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back half book

Shocks, Springs, Brakes, Frame, Body Work, etc

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prairiehotrodder
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back half book

Post by prairiehotrodder »

i'm doing my first back half on a race car. The car is my friends 78 Pontiac Lemans with a 423 SBC. He bought a competition engineering back half kit with a 4 link and a fabricated 9" housing. I've never tackled a job this big and i was wondering if anyone could suggest an instructional book ? With lots of pictures ? Its the sheet metal fab that has me the most worried. I want it to look good. I don't know if i should use the dzus fasteners or weld up the floor and wheel tubs ? Also since the car has a full frame and the body is held up off the frame with bushings, should i keep it that way or connect the body and tubs directly to the frame ? Also do the tubs weld right to the outer fender skin ? Thus burning the pain ? Lots of questions.
Brian
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dannobee
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Re: back half book

Post by dannobee »

The tire size will dictate how much you need to cut it up. And what class does he plan on running? What rules apply?

The frame should still use the factory mounts as much as possible. If you need it to look factory, use as much of the factory sheet metal as possible and just add strips or sections of sheet metal. If he plans on running a big slick, you'll need to section the outer fender too.

I haven't seen any books on it, but if there are any nhra super stockers in your area, that could be a starting point with respect to tubs and big tires.
rebelrouser
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Re: back half book

Post by rebelrouser »

Sheet metal fabrication is a complicated subject, at least to make it look good. Like most things the right tools really help. Most people do not have the money or garage space to buy and learn to use, sheet metal break, bead roller, English wheel, shrinker-stretcher, etc. But having been a poor boy most of my life and built several cars, a bead roller and a sheet metal break are about the minimum you need to have to start. I have used 2x4 and some big C clamps many times. I do have some friends that are in the heating and A/C business, I borrow, and have them do stuff for me all the time.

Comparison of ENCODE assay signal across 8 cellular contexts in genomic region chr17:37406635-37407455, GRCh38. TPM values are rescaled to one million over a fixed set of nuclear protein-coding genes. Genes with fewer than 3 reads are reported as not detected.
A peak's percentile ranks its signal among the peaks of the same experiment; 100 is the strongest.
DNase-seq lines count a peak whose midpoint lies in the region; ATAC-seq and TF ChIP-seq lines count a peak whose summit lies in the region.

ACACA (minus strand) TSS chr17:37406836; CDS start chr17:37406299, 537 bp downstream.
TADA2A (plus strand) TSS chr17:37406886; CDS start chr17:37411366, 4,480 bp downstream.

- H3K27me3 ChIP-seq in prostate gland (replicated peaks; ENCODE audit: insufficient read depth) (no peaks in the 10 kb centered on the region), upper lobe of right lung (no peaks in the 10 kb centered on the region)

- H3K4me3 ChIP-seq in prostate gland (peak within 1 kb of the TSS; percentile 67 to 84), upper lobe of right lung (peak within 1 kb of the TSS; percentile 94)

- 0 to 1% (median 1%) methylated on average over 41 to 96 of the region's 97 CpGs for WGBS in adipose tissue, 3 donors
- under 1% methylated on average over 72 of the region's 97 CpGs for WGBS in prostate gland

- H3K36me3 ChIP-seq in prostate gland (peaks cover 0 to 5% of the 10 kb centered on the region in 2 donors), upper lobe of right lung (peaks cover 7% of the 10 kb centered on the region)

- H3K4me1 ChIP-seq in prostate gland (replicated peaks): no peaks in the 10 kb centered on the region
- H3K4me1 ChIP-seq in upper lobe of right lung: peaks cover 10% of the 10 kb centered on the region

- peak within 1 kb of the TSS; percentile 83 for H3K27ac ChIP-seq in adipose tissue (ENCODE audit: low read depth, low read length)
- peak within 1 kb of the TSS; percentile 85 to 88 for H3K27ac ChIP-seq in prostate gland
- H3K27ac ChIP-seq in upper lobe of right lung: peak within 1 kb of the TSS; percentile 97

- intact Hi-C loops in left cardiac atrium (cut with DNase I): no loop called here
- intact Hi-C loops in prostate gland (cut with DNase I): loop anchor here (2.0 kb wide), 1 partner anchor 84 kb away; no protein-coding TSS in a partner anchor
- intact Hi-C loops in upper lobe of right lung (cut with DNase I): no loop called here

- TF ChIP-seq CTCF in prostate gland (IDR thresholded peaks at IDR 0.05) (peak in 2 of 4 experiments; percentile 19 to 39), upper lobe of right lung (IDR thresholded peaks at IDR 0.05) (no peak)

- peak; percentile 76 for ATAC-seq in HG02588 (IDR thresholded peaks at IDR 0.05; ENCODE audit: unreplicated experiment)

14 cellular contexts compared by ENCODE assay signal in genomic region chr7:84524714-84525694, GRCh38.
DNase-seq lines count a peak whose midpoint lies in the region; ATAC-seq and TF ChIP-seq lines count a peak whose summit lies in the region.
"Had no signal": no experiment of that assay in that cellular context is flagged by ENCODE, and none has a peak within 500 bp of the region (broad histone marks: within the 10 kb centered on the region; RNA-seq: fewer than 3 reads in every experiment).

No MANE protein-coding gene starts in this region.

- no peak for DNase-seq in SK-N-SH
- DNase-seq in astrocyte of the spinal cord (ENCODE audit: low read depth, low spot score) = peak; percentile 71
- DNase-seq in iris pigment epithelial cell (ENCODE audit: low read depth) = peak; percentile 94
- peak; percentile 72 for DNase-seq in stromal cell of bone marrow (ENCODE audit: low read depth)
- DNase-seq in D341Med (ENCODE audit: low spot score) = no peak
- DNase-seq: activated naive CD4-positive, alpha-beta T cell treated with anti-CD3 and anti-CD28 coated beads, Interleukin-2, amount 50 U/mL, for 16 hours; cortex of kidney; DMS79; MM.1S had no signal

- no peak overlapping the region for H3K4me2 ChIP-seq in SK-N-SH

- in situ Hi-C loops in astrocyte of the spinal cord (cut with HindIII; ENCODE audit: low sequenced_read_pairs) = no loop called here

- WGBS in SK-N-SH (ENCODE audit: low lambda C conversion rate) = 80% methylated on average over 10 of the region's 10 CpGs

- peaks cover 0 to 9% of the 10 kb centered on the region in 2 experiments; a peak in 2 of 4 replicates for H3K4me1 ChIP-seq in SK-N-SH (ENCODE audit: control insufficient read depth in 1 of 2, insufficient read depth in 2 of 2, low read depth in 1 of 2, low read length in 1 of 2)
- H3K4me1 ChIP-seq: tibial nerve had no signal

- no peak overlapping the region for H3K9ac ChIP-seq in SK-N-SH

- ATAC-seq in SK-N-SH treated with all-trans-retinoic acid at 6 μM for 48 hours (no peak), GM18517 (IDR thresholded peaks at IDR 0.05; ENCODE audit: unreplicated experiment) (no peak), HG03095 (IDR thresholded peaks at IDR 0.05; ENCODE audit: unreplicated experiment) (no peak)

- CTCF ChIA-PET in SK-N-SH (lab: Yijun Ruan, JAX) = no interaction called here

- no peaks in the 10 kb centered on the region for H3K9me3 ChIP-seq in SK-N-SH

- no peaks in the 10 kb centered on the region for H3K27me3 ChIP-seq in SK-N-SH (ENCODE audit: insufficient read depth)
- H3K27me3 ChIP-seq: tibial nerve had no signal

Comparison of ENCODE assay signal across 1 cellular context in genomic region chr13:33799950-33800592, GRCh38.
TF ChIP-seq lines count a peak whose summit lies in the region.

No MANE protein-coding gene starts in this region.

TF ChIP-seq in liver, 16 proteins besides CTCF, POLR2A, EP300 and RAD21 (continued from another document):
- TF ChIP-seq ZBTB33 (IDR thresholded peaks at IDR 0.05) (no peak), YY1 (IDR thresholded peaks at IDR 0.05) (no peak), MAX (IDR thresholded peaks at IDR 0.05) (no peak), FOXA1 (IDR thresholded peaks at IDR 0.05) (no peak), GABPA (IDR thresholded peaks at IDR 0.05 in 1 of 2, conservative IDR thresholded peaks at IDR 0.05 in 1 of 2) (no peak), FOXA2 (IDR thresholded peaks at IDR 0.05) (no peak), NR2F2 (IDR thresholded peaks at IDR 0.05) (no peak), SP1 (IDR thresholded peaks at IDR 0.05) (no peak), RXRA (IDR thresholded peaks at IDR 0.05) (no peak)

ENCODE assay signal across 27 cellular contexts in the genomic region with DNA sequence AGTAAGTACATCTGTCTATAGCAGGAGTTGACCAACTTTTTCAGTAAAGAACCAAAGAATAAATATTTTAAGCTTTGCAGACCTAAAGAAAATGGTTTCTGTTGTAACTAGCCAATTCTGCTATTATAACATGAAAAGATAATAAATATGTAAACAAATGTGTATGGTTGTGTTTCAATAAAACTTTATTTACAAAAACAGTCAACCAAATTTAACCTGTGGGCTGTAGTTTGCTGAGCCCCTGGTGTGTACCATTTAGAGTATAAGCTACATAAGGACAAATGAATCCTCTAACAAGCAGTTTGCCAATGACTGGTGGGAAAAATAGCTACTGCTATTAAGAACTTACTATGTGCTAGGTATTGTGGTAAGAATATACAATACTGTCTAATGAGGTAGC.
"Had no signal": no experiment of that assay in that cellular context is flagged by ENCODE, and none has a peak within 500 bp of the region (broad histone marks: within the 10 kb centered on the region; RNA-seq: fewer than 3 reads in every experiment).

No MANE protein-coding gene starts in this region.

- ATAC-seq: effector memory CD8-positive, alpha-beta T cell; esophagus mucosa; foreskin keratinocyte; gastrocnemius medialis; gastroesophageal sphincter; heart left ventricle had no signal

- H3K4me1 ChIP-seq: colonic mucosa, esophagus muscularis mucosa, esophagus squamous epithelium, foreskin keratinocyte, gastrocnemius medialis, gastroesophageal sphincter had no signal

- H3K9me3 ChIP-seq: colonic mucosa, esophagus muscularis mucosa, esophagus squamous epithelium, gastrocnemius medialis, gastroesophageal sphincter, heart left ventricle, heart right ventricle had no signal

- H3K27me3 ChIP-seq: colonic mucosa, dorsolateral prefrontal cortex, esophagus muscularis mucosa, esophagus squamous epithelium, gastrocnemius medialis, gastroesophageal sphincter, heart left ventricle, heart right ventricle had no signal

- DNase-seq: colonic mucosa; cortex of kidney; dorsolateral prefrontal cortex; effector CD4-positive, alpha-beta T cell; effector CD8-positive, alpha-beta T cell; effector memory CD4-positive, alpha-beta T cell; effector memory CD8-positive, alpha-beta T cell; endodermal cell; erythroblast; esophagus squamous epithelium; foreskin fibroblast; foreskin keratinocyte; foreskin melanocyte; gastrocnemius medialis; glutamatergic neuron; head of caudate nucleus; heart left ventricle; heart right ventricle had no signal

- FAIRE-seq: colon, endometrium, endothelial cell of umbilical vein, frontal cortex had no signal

Aside from that, the biggest mistake I think most make when doing a back half, is the engineering. You are destroying a whole bunch of the strength of the car when you cut it all out, the new stuff you put in needs to bring back the strength, plus add more for the car to work good. How the new frame rails and cross members tie into the car should be done carefully. I do things that many do not to add strength, for one I weld tabs to the roll cage to the body, firewall, and C pillar. When looking at the car try to visualize the stress points during the launch, and if it should roll over.
I remember one time I was building a 64 Dodge, and toward the end of my welding, a spark got me and I hit one of the jack stands with my creeper trying to get away from it. The jack stand slid out from under the car and the car just sat there on the three remaining ones. Stiff car to do that.
The kits are good, I have used them, they save time and money, but don't think all you need is in one.
rebelrouser
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Re: back half book

Post by rebelrouser »

But you wanted a book, two best books I recommend if you want to build and set up a drag car are Doorslammers by Dave Morgan, and Jerry Bickels chassis book,
https://chassisengineering.com/index.ph ... suspension

I attended a seminar by Dave Morgan way back when he worked for Alston, and built my first four link the next week, using his book, under a 1948 Anglia, an old gas car that was stupid crazy to drive until I did the four link. I would say the Bickel book has more info for todays drag cars. But both are really good.
Ladderbar
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Re: back half book

Post by Ladderbar »

both of the above books are very good. don't know if Dave still dose his school but well worth it. Bickel had videos they were excellent, they deal with pro cars but the info is well worth the buy.
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